Following the recent report of the chemical generation and trapping at room temperatures of C2, generated from an alkynyl phenyl iodonium salt, a computational analysis had indicated that both unimolecular fragmentation and bimolecular substitution mechanisms for the process could be envisaged. Here a combined theoretical and experimental analysis explores how the energetics of these mechanisms and resulting experimental products respond to variation in the nucleofuge. When the phenyl iodonium nucleofuge is replaced by pyridinium, trapping products are again obtained, which we conclude favours a bimolecular mechanism involving no free C2. Trapped products in greater yield were also observed using dibenzothiophenium as the nucleofuge in both condensed solution phase and most significantly in a two-flask room temperature experiment in which a volatile species, presumed to be C2, is transferred and trapped in a second flask. The energetics of the unimolecular fragmentation process producing C2 are predicted to be too high to correspond to a facile thermal reaction, which means that an experimental/theoretical dichotomy remains to be explained.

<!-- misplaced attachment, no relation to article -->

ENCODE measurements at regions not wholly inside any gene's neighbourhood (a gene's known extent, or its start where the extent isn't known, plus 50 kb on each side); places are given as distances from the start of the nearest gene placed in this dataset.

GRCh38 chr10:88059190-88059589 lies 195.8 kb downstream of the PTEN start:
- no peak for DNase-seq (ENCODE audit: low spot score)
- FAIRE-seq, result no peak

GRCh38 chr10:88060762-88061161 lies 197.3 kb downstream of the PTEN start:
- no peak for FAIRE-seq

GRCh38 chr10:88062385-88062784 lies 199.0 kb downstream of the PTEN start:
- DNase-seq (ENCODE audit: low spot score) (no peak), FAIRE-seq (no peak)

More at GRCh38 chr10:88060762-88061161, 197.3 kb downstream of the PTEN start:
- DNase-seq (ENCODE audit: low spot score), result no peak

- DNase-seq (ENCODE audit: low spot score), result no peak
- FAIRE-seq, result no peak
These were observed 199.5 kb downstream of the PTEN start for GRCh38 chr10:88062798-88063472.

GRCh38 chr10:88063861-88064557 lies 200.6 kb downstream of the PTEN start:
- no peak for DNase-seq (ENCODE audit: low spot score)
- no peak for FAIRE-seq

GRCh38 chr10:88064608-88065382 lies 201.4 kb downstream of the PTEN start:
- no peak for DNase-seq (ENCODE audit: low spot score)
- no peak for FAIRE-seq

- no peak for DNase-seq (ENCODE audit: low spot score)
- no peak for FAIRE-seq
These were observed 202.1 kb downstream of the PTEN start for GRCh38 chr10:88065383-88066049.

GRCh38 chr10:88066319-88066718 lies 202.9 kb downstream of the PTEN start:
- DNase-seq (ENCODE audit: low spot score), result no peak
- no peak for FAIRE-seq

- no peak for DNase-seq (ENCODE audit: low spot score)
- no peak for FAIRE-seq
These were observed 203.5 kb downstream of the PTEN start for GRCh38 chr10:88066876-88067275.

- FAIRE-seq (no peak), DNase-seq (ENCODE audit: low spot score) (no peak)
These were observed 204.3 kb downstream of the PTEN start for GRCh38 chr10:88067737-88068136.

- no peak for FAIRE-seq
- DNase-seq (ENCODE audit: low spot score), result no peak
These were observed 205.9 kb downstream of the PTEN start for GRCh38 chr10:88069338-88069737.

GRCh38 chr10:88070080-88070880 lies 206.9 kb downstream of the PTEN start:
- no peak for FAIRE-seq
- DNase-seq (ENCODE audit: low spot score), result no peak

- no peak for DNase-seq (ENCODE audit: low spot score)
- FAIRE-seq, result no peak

A combined DFT-predictive and experimental exploration of the sensitivity towards nucleofuge variation in zwitterionic intermediates relating to mechanistic models for unimolecular chemical generation and trapping of free C2 and alternative bimolecular pathways involving no free C2.